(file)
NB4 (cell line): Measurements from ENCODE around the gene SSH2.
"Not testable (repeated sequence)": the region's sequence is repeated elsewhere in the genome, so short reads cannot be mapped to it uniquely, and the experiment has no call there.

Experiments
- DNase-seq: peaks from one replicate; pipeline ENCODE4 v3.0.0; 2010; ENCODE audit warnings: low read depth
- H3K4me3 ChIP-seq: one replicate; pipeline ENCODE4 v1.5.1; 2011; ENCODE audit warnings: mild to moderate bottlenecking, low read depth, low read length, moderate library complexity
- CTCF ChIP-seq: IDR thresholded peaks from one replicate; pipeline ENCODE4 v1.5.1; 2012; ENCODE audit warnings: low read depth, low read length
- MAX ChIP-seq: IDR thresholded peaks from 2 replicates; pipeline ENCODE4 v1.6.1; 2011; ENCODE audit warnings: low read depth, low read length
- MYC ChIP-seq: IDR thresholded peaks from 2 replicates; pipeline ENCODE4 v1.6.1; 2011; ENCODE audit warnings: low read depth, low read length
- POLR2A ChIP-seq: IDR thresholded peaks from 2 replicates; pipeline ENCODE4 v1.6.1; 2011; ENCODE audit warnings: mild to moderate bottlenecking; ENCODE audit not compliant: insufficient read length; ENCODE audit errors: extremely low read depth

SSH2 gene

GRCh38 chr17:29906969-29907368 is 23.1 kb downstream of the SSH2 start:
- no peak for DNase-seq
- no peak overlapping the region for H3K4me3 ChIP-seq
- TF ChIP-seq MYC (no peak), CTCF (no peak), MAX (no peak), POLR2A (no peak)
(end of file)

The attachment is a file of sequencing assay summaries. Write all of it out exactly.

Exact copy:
NB4 (cell line): Measurements from ENCODE around the gene SSH2.
"Not testable (repeated sequence)": the region's sequence is repeated elsewhere in the genome, so short reads cannot be mapped to it uniquely, and the experiment has no call there.

Experiments
- DNase-seq: peaks from one replicate; pipeline ENCODE4 v3.0.0; 2010; ENCODE audit warnings: low read depth
- H3K4me3 ChIP-seq: one replicate; pipeline ENCODE4 v1.5.1; 2011; ENCODE audit warnings: mild to moderate bottlenecking, low read depth, low read length, moderate library complexity
- CTCF ChIP-seq: IDR thresholded peaks from one replicate; pipeline ENCODE4 v1.5.1; 2012; ENCODE audit warnings: low read depth, low read length
- MAX ChIP-seq: IDR thresholded peaks from 2 replicates; pipeline ENCODE4 v1.6.1; 2011; ENCODE audit warnings: low read depth, low read length
- MYC ChIP-seq: IDR thresholded peaks from 2 replicates; pipeline ENCODE4 v1.6.1; 2011; ENCODE audit warnings: low read depth, low read length
- POLR2A ChIP-seq: IDR thresholded peaks from 2 replicates; pipeline ENCODE4 v1.6.1; 2011; ENCODE audit warnings: mild to moderate bottlenecking; ENCODE audit not compliant: insufficient read length; ENCODE audit errors: extremely low read depth

SSH2 gene

GRCh38 chr17:29906969-29907368 is 23.1 kb downstream of the SSH2 start:
- no peak for DNase-seq
- no peak overlapping the region for H3K4me3 ChIP-seq
- TF ChIP-seq MYC (no peak), CTCF (no peak), MAX (no peak), POLR2A (no peak)